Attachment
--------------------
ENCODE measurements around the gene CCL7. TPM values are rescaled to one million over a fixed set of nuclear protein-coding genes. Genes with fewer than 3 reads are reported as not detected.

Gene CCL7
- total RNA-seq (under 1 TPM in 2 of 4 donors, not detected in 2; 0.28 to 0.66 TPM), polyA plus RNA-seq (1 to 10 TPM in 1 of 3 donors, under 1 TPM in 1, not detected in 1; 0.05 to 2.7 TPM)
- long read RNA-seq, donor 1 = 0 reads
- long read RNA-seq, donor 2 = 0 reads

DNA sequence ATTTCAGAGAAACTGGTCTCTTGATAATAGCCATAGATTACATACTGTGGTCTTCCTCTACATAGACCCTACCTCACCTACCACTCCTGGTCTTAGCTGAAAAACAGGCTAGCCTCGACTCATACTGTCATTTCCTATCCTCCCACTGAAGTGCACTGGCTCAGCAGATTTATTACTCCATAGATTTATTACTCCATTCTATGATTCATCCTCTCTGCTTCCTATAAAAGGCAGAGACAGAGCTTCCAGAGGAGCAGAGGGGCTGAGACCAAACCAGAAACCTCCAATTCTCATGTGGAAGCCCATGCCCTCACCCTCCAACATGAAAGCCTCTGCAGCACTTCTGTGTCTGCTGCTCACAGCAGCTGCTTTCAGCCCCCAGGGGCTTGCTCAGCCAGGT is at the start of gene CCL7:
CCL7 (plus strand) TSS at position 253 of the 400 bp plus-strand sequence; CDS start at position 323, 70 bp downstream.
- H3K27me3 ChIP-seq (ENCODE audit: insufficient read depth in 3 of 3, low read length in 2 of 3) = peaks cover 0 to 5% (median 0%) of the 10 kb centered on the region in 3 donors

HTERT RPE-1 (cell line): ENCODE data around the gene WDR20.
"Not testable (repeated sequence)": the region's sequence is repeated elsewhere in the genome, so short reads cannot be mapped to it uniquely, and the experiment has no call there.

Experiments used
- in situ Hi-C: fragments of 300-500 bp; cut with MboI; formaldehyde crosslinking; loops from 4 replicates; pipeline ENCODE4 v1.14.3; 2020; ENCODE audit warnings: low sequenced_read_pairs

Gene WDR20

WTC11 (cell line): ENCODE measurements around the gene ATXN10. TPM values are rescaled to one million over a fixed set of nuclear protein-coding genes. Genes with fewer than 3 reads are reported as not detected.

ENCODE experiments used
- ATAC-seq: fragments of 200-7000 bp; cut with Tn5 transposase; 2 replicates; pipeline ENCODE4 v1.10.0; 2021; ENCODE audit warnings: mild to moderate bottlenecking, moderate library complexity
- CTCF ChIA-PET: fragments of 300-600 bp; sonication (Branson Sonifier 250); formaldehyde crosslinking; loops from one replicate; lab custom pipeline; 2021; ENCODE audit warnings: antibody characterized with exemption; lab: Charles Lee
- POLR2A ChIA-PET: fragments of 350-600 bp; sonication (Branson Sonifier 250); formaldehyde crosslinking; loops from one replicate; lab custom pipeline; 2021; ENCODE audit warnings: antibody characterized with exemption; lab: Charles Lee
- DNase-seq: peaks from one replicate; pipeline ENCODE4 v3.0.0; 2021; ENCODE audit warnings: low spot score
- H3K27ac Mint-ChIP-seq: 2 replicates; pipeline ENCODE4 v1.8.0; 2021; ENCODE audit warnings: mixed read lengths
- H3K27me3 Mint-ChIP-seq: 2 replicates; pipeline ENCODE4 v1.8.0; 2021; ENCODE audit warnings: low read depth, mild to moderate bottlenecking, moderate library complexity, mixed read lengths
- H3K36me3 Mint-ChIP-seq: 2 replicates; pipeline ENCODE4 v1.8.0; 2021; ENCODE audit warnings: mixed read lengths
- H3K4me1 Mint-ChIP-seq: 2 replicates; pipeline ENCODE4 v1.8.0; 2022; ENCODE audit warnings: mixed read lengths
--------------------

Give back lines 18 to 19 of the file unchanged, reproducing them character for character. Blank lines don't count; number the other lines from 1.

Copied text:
- POLR2A ChIA-PET: fragments of 350-600 bp; sonication (Branson Sonifier 250); formaldehyde crosslinking; loops from one replicate; lab custom pipeline; 2021; ENCODE audit warnings: antibody characterized with exemption; lab: Charles Lee
- DNase-seq: peaks from one replicate; pipeline ENCODE4 v3.0.0; 2021; ENCODE audit warnings: low spot score